It’s a “New Normal” Summer - What Your Kids can Do
Spark summer fun with the kids by letting them try their hand at cooking, gardening or even business with these fun, home-based activities!
Summer break is just around the corner yet vacation plans with the kids remain cancelled. With the likelihood of them being cooped up at home remaining high, parents are dreading months spent with kids whining about having nothing to do.
As early as now, parents should open this discussion about the summer break with the children. That way you can plan accordingly and create excitement for the kids. What goes into the planning? Edmarie Querubin, Higher Grades coordinator of The Raya School recommends "Factor in screen time, physical activities, bonding with family members, and activities that can develop their skill in being responsible. Do include rest and sleep. Remember to give them choices and freedom. It should be decided by the parent, the child and other household members."
Fear not the "new normal" summer! Here's a list of activities for your consideration:
Unleash The Little Entrepreneur
Give your child the opportunity to flex their business acumen: have them manage a small backyard or online business. Parents and guardians can take care of the frontline, getting merchandise or buying raw materials. The kids can take care of the production end and counting daily sales.
Having a summer business can be as simple as reselling hard-to-find snacks or making homemade treats. Marketing efforts can be an art activity, as you create posters and signage advertising your wares. Profits made can go into a bank account they can use as a summer allowance, future online purchases and even small investments.
Sous Chef in Training
Involve your children in your daily kitchen duties. Have them help you in simple tasks like meal planning, vegetable sorting or the basics of cutting and peeling. Start off younger children with flameless food prep like making salads, sandwiches or refrigerator cakes. Older kids can be taught favorite family recipes so they can make it for themselves when they start life on their own.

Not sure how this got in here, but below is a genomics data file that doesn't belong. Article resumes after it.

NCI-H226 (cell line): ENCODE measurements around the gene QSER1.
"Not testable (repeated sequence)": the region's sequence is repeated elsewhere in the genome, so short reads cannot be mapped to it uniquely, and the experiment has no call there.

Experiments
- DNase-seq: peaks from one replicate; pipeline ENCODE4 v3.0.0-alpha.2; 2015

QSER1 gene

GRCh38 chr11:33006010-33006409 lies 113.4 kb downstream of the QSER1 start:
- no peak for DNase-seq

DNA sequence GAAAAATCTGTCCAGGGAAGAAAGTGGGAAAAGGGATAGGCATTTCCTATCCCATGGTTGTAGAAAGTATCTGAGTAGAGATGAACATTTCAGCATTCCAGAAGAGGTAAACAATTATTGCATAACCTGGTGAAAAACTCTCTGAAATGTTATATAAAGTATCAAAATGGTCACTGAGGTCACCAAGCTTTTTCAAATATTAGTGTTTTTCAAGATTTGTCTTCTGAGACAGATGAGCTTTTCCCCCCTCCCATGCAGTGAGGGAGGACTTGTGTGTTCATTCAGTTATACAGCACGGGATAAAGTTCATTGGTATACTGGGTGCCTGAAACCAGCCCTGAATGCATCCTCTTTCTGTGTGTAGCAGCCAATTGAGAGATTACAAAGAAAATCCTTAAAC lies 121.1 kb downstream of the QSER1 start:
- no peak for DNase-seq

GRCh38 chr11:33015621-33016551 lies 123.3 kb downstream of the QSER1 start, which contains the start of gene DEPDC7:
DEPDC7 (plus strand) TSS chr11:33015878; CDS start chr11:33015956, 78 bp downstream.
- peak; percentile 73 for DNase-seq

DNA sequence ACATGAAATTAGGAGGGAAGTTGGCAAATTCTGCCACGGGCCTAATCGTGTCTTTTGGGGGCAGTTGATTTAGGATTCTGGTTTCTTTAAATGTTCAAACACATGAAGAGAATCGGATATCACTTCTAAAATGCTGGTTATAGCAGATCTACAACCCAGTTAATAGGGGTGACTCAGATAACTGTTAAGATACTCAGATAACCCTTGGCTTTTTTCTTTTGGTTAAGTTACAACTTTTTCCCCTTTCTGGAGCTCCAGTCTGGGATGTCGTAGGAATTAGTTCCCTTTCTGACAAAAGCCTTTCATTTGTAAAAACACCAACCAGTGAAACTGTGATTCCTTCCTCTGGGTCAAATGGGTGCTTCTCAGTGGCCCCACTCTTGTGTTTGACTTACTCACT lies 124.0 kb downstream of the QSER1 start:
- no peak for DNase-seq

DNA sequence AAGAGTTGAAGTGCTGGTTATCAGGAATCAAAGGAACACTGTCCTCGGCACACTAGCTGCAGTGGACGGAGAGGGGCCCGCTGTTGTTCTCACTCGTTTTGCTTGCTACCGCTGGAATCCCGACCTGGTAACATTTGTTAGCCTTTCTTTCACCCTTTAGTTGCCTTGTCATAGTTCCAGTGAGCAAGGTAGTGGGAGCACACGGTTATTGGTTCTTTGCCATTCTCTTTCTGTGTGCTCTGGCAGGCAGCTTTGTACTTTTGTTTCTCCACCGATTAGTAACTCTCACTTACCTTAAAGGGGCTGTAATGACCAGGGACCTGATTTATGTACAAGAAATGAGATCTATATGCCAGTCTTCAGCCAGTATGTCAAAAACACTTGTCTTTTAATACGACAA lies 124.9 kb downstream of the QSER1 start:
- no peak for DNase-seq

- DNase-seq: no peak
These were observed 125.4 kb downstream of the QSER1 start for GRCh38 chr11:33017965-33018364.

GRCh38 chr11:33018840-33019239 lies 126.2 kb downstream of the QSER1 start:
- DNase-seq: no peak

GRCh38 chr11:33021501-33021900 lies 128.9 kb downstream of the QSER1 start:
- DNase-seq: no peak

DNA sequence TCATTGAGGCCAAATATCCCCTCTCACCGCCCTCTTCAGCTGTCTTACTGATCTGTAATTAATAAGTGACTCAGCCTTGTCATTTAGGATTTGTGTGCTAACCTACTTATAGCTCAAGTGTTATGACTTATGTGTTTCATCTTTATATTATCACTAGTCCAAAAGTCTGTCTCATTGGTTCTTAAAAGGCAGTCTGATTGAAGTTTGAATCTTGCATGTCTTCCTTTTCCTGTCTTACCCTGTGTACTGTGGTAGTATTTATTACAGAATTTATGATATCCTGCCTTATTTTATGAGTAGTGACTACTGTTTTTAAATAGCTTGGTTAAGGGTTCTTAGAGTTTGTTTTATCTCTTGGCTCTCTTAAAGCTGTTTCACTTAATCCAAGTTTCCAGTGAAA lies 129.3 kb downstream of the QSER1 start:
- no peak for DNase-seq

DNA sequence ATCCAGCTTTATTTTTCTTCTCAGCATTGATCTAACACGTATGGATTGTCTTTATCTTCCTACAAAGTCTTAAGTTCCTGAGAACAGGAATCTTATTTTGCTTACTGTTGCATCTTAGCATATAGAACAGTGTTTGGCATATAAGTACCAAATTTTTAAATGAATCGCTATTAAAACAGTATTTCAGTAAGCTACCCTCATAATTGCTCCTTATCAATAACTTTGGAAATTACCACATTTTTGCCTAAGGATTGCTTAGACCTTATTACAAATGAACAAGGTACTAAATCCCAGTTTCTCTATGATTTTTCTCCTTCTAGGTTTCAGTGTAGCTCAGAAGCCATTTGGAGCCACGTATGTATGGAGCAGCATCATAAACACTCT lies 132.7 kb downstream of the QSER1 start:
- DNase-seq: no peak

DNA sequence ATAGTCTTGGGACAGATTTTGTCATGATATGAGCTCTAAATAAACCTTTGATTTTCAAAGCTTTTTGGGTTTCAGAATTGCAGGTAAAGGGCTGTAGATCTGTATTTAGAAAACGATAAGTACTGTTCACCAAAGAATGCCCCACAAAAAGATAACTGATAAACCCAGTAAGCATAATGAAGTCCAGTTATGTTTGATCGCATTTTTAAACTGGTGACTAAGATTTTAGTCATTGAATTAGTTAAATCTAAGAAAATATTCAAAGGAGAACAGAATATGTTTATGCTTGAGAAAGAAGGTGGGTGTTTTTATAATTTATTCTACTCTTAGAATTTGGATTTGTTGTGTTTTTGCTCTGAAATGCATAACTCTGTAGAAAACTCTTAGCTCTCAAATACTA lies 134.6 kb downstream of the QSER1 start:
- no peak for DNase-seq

Dedicated Family Game Night
Create friendly competition at home while promoting family bonding in the process. It can be simple card games like "Go Fish" or Pekwa/Fan Tan. It can be sophisticated board games like Monopoly or Trivial Pursuit and their many permutations in the market.
Just remember that win or lose, your fellow players are stuck at home with you so try to keep things cordial. You can also encourage child creativity by having the children create their own board game, a game experience that's uniquely your family's!
Get Them Into Reading
A summer like this one is a great time to inculcate the reading habit in kids. Have your child choose a book they'd like to read for pleasure. Younger children can benefit in a bedtime story session with you. If you have older kids, you can take turns reading a conventional book, manga, or a graphic novel of their choice. The aim here is to do it for pleasure and stimulate some conversation with your child.
Redecorate Their Learning Space